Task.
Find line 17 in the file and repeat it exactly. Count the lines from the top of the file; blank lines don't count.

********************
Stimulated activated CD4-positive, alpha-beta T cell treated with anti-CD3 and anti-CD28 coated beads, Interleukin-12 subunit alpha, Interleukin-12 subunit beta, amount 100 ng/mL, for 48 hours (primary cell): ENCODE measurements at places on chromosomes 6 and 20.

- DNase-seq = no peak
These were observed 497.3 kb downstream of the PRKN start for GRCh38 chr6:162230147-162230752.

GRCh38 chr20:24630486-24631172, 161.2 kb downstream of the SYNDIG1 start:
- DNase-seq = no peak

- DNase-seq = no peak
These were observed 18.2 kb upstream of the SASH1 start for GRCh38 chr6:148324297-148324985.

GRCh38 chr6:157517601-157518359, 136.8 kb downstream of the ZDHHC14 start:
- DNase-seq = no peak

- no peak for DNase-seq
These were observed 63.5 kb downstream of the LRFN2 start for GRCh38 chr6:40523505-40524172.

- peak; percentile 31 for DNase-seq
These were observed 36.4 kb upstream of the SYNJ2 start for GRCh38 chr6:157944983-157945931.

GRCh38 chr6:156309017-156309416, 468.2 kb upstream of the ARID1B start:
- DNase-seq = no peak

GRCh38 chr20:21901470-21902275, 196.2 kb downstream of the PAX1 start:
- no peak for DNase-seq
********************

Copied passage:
- no peak for DNase-seq